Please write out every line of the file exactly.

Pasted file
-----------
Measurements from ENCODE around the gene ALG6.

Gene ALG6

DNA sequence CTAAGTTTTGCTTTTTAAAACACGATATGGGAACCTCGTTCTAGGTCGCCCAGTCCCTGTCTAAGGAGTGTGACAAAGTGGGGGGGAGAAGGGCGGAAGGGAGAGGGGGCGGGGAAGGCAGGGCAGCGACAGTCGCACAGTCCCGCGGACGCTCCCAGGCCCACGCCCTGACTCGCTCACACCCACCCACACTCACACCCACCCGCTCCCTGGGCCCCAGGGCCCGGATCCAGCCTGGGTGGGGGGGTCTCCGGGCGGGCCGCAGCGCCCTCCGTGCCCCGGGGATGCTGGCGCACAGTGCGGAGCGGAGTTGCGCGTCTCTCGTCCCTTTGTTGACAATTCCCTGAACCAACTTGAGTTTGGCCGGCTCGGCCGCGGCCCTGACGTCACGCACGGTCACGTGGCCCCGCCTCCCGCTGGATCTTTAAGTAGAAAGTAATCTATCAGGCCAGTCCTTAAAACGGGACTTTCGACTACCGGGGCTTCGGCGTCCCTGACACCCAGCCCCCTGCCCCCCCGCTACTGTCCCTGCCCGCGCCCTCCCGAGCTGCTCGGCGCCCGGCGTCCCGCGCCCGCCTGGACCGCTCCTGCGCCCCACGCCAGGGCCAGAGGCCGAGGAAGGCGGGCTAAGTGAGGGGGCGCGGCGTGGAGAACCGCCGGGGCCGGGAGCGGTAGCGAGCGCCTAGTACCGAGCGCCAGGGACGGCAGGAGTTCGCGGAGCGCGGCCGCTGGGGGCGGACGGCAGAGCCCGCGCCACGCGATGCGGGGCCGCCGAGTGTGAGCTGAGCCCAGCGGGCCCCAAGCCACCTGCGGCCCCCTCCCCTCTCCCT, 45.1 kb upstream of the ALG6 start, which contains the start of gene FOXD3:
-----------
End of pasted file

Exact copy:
Measurements from ENCODE around the gene ALG6.

Gene ALG6

DNA sequence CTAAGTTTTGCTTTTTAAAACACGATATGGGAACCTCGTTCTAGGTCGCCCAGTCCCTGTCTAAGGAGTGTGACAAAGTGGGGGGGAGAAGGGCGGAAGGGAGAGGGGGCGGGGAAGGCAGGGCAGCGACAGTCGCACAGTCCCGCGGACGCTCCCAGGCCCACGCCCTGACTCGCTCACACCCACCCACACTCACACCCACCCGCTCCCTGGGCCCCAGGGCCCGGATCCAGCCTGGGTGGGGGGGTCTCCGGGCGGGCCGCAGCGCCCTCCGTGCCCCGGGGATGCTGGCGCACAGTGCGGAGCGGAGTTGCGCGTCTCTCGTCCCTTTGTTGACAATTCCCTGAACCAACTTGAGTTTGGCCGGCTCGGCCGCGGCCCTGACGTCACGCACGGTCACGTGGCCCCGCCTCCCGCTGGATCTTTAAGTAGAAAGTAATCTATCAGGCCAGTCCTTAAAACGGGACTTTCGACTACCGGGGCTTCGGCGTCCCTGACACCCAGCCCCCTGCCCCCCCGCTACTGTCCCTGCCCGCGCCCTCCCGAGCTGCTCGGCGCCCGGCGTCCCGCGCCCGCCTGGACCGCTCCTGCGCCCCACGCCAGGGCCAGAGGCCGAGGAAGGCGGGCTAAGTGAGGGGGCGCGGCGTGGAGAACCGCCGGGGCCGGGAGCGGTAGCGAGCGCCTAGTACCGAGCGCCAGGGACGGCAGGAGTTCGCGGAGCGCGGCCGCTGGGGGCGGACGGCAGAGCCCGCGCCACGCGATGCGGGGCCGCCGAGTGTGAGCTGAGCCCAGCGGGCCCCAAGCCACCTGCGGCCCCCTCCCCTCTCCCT, 45.1 kb upstream of the ALG6 start, which contains the start of gene FOXD3: